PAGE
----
Czech Police charge man who wore banned neo-Nazi symbols to ultra-right rally
The Most edition of Deník.cz reports that police officers in Litvínov have announced that they suspect a 31-year-old local man of having committed the offense of demonstrating sympathy for a movement aimed at suppressing human rights and freedoms when he attended an assembly of the Workers Social Justice Party (DSSS) on the afternoon of Saturday, 17 November wearing a vest featuring the symbol of a eagle and the number 14. According to police, that was a public display of sympathy for the neo-Nazi movement.
The officers confiscated the vest and are addressing the case through an accelerated preliminary proceedings. In neo-Nazi ideology, the number 14 symbolizes the so-called "Fourteen Words", which summarize white supremacists' resolve to "preserve a future for white children."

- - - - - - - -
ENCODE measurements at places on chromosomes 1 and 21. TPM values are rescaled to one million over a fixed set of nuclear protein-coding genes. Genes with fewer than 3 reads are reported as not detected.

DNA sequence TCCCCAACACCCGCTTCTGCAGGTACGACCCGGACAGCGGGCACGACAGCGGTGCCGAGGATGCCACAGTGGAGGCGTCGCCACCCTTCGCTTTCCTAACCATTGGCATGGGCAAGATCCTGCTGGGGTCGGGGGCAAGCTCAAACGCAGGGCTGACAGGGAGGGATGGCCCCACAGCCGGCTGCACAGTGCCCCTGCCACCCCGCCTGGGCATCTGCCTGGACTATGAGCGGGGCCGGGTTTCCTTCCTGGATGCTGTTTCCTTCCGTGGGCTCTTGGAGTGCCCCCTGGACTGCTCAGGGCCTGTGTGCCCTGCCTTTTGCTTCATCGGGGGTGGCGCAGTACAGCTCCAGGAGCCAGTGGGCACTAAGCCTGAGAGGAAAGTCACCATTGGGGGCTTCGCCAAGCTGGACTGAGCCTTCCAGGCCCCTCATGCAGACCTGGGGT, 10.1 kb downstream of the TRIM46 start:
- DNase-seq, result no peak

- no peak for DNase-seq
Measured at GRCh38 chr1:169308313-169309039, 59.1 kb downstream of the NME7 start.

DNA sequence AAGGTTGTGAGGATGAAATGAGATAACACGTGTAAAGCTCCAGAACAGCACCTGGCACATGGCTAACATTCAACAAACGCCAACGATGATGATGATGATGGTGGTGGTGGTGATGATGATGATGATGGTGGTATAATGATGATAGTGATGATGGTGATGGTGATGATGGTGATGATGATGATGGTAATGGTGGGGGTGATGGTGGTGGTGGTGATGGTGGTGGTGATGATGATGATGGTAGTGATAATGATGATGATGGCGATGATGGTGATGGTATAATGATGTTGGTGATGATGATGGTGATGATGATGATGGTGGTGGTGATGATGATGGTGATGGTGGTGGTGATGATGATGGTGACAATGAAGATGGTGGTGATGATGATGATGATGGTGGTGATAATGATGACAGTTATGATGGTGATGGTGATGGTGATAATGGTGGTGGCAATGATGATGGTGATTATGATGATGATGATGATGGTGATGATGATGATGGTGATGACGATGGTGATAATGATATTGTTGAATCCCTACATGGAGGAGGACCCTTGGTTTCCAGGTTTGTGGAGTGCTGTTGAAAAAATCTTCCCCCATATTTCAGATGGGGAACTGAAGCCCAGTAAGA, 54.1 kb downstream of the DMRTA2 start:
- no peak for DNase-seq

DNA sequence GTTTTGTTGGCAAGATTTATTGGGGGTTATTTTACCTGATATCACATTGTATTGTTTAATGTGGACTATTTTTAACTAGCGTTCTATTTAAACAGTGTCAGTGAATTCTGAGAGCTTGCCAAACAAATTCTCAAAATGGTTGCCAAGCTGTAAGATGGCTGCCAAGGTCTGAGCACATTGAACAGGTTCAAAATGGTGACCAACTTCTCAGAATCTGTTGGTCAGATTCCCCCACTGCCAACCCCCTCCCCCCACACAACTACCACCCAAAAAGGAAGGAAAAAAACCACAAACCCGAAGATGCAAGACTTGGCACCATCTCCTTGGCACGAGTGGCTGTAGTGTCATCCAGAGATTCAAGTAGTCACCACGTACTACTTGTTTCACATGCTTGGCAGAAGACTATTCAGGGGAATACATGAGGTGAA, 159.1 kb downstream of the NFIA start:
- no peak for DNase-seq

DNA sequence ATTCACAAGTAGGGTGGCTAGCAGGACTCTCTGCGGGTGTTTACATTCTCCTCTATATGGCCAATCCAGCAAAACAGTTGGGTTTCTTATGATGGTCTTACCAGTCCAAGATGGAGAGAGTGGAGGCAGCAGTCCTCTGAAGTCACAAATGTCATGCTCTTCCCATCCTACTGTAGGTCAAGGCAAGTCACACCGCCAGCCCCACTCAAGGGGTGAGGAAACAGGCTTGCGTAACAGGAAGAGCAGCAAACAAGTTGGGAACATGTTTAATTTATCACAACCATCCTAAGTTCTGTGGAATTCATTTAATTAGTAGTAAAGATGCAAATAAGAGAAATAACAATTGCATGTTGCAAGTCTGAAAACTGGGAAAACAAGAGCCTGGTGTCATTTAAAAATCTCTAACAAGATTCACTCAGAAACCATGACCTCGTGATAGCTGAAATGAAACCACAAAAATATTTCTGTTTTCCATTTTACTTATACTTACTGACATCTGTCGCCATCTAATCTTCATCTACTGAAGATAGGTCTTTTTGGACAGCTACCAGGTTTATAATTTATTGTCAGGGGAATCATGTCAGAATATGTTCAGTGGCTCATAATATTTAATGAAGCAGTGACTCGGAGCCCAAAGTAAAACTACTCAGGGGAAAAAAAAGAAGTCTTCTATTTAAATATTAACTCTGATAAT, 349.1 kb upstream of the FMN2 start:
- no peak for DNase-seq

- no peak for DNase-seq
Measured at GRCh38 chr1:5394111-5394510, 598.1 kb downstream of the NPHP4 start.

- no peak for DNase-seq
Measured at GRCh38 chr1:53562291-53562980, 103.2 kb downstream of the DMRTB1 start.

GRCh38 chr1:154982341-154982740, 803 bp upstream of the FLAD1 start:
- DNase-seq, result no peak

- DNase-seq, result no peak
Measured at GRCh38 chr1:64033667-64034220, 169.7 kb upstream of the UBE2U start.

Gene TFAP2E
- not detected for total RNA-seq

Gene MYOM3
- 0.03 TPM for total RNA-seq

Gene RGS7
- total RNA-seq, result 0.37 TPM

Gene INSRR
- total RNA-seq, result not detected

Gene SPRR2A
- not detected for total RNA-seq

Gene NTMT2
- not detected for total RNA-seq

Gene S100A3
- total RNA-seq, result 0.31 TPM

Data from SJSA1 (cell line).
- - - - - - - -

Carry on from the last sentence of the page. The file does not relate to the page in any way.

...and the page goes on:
The original English-language version of the sentence is: "We must secure the existence of our people and a future for white children." The slogan was formulated by the American racist David Lane, a member of the neo-Nazi terrorist organization The Order.
Lane was sentenced in 1984 to 190 years in federal prison for committing anti-Jewish violence and died in prison in 2007. Public espousal of neo-Nazism has happened at other DSSS demonstrations in the Czech Republic over the years.
For example, on 18 August 2018, during a demonstration in Dubí, one woman attending gave the Nazi salute. Another woman attending the DSSS march in Ústí nad Labem in 2014 wore earrings in the shape of a Nazi swastika.
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